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Here to ruin your day!





























 

LBK

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Anyone remember the film The Greatest Story Ever Told? It had a big-name cast, and grand and noble intentions (Telly Savalas as Pontius Pilate was hard-boiled but fair, and Donald Pleasance a suitably creepy Satan), but was a heroic failure in the hopeless miscasting of Max von Sydow as Jesus (aloof, too old, too wooden), and John Wayne as the centurion at the foot of the cross (he utters only a single line, but he singlehandedly torpedoes the whole picture). Film critics and film historians alike have failed for the better part of 50 years to solve the mystery of why the Duke was chosen for the part.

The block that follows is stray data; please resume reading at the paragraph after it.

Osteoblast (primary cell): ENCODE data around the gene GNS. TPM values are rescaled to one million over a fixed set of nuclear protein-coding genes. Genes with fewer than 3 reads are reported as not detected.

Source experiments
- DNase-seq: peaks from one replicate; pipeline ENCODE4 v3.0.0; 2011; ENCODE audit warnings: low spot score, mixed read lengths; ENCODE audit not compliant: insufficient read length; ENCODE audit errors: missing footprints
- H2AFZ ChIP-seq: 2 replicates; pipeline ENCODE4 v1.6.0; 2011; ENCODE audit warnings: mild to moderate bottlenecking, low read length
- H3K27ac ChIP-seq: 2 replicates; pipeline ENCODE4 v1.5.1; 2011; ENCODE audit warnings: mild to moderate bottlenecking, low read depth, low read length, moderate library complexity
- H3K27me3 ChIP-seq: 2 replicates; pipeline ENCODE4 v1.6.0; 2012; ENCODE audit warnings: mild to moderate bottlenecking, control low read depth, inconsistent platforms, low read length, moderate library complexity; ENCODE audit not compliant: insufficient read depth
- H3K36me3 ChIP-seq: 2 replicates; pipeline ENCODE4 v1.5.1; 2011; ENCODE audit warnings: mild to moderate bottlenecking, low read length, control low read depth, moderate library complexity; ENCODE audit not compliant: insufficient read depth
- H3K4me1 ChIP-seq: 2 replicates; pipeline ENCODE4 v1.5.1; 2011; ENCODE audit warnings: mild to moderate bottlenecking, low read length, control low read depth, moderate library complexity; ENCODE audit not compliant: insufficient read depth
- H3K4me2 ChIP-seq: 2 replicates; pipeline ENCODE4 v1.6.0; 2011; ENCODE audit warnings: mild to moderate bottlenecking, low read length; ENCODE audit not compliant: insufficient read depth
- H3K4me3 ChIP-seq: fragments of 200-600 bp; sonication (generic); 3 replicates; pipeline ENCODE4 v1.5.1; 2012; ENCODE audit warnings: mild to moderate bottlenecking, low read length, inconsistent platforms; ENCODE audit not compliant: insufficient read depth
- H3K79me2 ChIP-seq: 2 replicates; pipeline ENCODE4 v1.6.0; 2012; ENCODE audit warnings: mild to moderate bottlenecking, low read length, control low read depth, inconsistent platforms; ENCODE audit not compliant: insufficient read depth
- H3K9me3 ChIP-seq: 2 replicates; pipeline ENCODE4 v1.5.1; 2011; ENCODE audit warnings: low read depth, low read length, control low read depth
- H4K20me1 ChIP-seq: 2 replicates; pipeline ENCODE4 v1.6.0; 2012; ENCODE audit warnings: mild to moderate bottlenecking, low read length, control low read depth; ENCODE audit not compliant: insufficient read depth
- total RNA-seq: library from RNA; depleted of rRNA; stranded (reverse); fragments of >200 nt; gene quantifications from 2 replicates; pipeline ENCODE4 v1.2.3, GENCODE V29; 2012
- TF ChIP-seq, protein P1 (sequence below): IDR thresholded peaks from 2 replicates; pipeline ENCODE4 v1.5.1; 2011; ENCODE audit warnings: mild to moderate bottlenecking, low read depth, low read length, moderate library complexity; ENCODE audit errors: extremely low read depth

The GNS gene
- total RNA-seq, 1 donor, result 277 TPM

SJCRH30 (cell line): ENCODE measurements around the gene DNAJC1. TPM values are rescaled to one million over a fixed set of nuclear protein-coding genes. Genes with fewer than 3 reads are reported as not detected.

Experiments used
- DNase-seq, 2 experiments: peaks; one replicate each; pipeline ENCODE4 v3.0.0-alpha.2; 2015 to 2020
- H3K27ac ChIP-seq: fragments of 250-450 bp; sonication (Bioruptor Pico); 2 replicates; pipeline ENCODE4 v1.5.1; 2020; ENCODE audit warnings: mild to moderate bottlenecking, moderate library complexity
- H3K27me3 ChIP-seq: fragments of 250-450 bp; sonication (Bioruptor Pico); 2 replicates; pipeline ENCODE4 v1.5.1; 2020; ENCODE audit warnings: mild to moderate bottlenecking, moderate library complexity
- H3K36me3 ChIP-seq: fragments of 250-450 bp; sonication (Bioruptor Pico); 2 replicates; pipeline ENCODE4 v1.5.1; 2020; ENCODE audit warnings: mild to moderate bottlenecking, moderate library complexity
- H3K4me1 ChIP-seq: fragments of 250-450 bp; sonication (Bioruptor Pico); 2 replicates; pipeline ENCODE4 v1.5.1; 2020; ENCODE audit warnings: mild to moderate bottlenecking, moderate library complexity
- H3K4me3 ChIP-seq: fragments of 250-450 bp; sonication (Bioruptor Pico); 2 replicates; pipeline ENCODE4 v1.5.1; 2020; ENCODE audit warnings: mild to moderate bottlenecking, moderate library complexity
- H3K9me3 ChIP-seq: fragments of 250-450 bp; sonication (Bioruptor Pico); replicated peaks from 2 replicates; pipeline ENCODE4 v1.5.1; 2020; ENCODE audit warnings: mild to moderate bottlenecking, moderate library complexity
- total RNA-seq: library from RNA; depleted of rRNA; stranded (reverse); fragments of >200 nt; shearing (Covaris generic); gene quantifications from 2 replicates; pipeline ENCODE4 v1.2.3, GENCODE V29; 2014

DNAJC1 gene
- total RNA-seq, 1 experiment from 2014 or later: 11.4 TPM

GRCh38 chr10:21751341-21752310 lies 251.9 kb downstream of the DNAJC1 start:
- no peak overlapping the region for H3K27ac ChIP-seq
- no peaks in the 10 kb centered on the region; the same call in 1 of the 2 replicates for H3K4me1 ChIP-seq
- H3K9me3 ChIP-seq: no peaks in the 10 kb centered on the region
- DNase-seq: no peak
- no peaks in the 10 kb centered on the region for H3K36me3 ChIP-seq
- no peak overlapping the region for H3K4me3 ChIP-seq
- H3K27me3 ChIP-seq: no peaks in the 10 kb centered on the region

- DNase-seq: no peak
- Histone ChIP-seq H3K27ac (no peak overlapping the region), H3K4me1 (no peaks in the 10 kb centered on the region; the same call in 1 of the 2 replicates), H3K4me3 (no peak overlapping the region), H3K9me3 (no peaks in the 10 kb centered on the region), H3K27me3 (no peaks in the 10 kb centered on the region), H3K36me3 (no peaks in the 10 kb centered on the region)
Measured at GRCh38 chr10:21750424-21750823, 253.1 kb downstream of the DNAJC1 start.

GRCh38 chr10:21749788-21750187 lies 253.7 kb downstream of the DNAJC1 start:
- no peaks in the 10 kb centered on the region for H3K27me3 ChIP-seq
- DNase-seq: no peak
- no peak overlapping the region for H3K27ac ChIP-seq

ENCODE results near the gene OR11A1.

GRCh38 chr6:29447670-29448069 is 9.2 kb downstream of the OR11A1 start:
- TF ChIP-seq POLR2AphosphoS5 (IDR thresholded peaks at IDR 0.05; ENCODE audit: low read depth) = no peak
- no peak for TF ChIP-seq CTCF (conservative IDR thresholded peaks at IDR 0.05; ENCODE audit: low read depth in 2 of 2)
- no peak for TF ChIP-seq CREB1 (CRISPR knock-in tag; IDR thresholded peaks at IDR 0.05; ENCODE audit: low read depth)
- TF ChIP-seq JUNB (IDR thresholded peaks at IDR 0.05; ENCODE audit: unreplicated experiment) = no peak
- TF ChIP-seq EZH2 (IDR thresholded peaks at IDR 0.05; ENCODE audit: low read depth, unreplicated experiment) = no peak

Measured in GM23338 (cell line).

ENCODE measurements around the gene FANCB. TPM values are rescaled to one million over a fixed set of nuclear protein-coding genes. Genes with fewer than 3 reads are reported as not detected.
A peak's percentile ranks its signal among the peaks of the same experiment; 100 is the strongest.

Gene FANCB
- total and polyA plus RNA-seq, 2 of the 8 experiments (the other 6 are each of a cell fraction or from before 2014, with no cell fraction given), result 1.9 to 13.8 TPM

This Jesus looks alarmingly like how Mr von Sydow looked in the film.
 

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A seasonal favorite:



Not trying to be an actual icon, but as the kids say there's loads of fail in this one.
 

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NicholasMyra said:
Also, are the three Persons emanating from the Tetragrammaton? Modalism and name worship all in one icon!
There has to be an icon that sums up all wacky Russian sects in one. Someone please find it.
 

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Stalin is laughing somewhere deep in hell.
 

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William said:
Stalin is laughing somewhere deep in hell.
In the icon where he is between Sts. Alexander Nevsky and Dmitri Donskoi, it's like they're taking him in for questioning. They probably have some questions for the artist as well. One might think them less terrifying than Stalin, but one would be wrong.